Nature dies – and the world looks away

Open letter from Councillor Lars Kramm

The Rim Fire in the Stanislaus National Forest near in California began on Aug. 17, 2013 and is under investigation. The fire has consumed approximately 149, 780 acres and is 15% contained. U.S. Forest Service photo.

Dear Sir,

The planet is in a”disastrous state”, stated the plenum of the UN Biodiversity Conference. Although it is a matter of protecting the foundations of life and the environment we live in, the two-week summit of 196 states received little attention. The UN Biodiversity Conference focused on burning rainforests, dying coral reefs and the protection of wetlands, which are particularly important during droughts and heat waves. But for press & media that don’t deserve much attention.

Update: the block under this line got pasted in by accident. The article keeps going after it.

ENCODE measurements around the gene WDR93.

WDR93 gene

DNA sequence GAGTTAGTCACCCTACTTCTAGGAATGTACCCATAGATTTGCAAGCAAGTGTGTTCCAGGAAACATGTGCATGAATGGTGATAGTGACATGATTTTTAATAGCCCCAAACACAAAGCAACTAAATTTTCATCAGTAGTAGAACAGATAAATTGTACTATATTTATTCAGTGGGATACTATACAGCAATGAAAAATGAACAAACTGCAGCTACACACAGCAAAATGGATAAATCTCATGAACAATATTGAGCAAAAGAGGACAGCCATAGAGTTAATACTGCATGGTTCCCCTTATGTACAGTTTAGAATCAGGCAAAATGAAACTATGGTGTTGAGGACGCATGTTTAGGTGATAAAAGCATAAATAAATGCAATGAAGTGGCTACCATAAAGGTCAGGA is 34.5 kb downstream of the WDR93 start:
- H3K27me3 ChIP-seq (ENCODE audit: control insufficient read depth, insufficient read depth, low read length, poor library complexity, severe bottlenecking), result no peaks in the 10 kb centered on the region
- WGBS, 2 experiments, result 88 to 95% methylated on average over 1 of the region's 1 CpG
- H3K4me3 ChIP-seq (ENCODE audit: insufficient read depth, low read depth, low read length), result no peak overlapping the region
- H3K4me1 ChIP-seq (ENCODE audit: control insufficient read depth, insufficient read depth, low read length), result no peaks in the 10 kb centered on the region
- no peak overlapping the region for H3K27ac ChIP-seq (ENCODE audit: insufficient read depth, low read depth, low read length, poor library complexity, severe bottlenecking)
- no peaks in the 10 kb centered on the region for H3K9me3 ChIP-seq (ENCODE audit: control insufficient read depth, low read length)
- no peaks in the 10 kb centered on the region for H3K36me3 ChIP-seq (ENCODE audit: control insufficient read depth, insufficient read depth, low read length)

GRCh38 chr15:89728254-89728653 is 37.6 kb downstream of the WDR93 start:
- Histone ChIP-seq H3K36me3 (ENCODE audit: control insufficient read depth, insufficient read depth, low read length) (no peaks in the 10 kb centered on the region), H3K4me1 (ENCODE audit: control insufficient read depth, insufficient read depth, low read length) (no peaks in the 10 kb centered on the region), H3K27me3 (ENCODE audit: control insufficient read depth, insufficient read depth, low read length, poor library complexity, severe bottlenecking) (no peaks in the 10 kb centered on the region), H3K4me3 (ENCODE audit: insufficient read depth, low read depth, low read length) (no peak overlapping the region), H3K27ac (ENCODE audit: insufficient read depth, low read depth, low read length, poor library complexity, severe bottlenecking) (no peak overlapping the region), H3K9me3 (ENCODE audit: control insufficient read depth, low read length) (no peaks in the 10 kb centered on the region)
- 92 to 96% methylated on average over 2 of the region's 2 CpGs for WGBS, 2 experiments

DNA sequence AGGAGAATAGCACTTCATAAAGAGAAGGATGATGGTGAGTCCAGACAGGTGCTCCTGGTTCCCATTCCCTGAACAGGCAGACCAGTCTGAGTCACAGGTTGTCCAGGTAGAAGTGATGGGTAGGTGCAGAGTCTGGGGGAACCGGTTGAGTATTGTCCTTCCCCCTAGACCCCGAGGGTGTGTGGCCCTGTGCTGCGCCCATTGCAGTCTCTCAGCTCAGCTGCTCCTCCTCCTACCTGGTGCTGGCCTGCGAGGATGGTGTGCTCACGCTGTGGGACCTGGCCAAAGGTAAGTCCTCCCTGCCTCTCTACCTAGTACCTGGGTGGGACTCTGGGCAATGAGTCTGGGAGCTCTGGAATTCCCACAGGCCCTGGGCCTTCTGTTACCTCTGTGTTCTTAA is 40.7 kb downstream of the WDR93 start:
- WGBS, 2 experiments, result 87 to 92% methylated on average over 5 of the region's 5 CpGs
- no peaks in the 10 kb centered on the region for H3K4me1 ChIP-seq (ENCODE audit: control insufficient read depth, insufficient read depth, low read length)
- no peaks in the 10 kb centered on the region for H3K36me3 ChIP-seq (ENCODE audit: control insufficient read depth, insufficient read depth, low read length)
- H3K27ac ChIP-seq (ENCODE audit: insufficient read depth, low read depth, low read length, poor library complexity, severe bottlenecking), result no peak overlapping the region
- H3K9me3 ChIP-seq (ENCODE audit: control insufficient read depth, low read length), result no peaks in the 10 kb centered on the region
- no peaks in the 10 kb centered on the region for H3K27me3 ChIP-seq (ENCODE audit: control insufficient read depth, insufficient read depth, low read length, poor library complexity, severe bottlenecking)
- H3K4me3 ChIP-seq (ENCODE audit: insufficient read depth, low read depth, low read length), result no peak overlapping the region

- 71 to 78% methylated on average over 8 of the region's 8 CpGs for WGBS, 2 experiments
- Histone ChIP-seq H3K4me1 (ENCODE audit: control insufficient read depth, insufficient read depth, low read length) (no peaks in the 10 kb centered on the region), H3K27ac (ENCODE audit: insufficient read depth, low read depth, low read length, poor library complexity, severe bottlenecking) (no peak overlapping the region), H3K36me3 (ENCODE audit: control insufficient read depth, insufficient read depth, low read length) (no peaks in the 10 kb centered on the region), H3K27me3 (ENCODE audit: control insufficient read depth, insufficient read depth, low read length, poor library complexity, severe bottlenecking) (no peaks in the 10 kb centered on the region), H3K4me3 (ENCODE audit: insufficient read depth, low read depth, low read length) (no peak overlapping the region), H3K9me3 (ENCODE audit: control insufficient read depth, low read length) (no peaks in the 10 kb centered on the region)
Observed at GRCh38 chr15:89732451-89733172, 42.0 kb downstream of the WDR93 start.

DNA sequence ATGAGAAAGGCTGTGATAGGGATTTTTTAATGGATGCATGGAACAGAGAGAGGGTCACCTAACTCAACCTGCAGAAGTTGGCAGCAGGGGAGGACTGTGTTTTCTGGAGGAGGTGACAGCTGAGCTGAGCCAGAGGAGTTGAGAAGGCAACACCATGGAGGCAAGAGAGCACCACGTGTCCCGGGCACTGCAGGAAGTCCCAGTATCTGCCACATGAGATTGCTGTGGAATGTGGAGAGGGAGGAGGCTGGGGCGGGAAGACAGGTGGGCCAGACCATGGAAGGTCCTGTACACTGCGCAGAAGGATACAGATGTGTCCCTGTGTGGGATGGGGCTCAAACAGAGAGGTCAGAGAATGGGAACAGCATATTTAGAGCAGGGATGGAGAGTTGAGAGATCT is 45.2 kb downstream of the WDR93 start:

The main outcome of the conference is sobering: the twenty major nature conservation goals for 2020 agreed by the Parties to the UN Convention on Biological Diversity in 2010 can no longer be achieved. Biodiversity loss is much closer to home that many people think. A decline in British wildlife is threatening core functions of the ecosystem that are vital for human well being. Climate change and habitat loss are leading to a reduction in biodiversity, with species that act as pollinators and natural pest controls most at risk. Hedgehogs, hoverflies, moths and birds are among the groups in most serious decline.

With the media caravan heading to Argentina for the G20, we need to shout louder that humanity gets its priorities right very soon.

Councillor Lars Kramm
York Green Party

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